Yes, you guessed right. Employment Law even has an impact on Halloween in the workplace. Although, many people see it as harmless, employers should still set boundaries and expectations around this pagan festival.
One of the associated acts of Halloween is dressing up as ghosts and ghouls and this year there may even be a few clowns. Some workplaces have used dressing up as a motivating factor. In a similar vein to dress down Fridays or dressing up for Children in Need but managers should still set some expectations of what is and isn’t considered appropriate behaviour if they are going to facilitate a dressing up day.
In particular, employees should be reminded that Halloween is not an excuse to cause an offence.
A few years back Tesco and Asda withdrew two Halloween outfits from its shelves as they were named ‘Mental patient’ and ‘Psycho Ward’. The outfits were seen as offence to those with mental illness and so Tesco and Asda donated £25,000 to Time to Change. Outfits such as the above could give rise to a discrimination and harassment claim and as an employer you would be liable.
It isn’t sufficient enough to simply tell your staff not to wear outfits which might cause offence. Orchard Employment Law encourages employers to go the extra mile and to give employee’s scenarios and examples of acts or clothing which may be considered harassment or discriminatory.
You may want to tell your staff about tribunal cases surrounding fancy dress so that they see what consequences could arise from their actions.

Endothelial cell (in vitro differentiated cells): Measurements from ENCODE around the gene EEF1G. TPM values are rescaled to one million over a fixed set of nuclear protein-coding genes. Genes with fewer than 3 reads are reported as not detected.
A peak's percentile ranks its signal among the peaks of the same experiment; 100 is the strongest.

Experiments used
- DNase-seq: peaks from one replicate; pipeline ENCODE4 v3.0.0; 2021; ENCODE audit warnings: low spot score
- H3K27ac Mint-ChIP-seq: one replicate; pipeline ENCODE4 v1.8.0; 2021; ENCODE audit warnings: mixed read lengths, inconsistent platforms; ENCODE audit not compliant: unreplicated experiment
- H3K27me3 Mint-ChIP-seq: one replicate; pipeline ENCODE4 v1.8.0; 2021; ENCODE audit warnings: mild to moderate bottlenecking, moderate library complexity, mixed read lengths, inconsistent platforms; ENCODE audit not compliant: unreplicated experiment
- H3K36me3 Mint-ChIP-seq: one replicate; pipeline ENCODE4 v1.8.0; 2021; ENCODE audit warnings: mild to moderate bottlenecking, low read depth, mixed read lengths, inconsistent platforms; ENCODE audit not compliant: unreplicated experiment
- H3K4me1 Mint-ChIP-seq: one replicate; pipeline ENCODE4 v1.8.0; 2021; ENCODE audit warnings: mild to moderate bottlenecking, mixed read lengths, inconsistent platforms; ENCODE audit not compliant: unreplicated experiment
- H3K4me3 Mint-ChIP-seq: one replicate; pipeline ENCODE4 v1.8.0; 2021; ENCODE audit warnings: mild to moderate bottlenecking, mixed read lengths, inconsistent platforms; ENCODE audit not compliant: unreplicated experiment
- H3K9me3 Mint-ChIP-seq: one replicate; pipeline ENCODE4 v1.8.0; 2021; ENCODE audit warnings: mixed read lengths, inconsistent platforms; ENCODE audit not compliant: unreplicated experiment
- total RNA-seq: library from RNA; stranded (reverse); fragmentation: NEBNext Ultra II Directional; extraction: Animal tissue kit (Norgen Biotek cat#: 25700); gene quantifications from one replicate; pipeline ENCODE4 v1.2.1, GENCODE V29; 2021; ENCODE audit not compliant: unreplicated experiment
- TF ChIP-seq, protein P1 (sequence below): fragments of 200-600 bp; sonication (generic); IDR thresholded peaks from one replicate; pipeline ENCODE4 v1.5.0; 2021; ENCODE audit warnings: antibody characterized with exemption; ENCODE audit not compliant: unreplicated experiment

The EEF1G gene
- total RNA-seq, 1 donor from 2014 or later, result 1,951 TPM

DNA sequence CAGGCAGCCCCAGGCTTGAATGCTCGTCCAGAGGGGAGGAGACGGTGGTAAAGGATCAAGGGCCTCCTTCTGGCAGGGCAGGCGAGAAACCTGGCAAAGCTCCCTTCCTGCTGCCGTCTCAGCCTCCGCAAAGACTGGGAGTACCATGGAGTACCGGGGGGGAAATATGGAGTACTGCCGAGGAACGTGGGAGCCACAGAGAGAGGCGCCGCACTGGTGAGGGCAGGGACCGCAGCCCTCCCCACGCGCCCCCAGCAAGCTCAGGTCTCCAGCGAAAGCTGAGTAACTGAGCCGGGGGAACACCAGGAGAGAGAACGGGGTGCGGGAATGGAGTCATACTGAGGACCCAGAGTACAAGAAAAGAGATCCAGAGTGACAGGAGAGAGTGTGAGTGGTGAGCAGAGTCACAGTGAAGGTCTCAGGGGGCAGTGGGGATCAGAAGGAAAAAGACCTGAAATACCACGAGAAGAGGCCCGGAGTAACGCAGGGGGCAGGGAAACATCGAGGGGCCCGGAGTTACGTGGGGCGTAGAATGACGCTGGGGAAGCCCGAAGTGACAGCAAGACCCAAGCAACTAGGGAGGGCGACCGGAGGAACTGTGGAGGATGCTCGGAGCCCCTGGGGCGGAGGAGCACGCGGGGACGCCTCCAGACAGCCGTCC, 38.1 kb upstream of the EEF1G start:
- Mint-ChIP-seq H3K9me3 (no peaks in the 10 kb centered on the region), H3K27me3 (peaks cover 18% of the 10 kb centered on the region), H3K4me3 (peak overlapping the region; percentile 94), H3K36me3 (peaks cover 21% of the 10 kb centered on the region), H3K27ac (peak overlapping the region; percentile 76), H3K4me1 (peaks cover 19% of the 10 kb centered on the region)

In the case of Brown v Youngs Co Brewery a black man won a claim of harassment after his employer had told him that he looked like a pimp as he was wearing a promotional hat and in a case of X v Y a homosexual won a claim of harassment when his male colleagues had dressed up as women and spoke with a female voice.
Trick or Treat?
Another common action during the Halloween period is pranks. Resulting from the trick or treat custom. Whilst no manager wants to be the grim reaper of fun care should be taken to ensure that staff do not feel threatened or intimidated by the acts or behaviour around them.
That being said employers should be aware that they need to strike balance. It has been known for a pagan employee to bring a discrimination claim against their boss for not taking Halloween as seriously as other beliefs. In 2011 there were in excess of 50,000 people in the UK who identified themselves of pagan.
So if you are celebrating Halloween in your workplace this year, be sure not to be landed with an employment tribunal claim which turns out to be the most frightening trick of all.
To find out more about how Orchard Employment Law can help you with your staff visit www.orchardemploymentlaw.co.uk or email firstname.lastname@example.org